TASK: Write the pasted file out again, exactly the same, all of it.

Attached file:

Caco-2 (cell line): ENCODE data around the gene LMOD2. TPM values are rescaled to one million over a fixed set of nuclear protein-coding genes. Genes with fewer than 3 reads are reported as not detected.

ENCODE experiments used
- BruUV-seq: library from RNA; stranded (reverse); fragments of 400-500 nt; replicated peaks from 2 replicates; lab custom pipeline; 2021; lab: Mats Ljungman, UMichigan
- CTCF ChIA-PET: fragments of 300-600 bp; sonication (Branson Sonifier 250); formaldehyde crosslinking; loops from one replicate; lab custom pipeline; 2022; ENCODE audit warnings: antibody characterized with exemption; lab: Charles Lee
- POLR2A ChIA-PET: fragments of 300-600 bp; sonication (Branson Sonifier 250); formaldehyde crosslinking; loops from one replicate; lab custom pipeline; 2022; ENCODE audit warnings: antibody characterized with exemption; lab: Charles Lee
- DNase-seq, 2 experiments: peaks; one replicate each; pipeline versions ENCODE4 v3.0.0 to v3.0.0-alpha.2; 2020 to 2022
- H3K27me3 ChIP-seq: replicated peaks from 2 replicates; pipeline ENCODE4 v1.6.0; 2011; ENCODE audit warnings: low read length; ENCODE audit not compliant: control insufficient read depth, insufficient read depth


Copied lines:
Caco-2 (cell line): ENCODE data around the gene LMOD2. TPM values are rescaled to one million over a fixed set of nuclear protein-coding genes. Genes with fewer than 3 reads are reported as not detected.

ENCODE experiments used
- BruUV-seq: library from RNA; stranded (reverse); fragments of 400-500 nt; replicated peaks from 2 replicates; lab custom pipeline; 2021; lab: Mats Ljungman, UMichigan
- CTCF ChIA-PET: fragments of 300-600 bp; sonication (Branson Sonifier 250); formaldehyde crosslinking; loops from one replicate; lab custom pipeline; 2022; ENCODE audit warnings: antibody characterized with exemption; lab: Charles Lee
- POLR2A ChIA-PET: fragments of 300-600 bp; sonication (Branson Sonifier 250); formaldehyde crosslinking; loops from one replicate; lab custom pipeline; 2022; ENCODE audit warnings: antibody characterized with exemption; lab: Charles Lee
- DNase-seq, 2 experiments: peaks; one replicate each; pipeline versions ENCODE4 v3.0.0 to v3.0.0-alpha.2; 2020 to 2022
- H3K27me3 ChIP-seq: replicated peaks from 2 replicates; pipeline ENCODE4 v1.6.0; 2011; ENCODE audit warnings: low read length; ENCODE audit not compliant: control insufficient read depth, insufficient read depth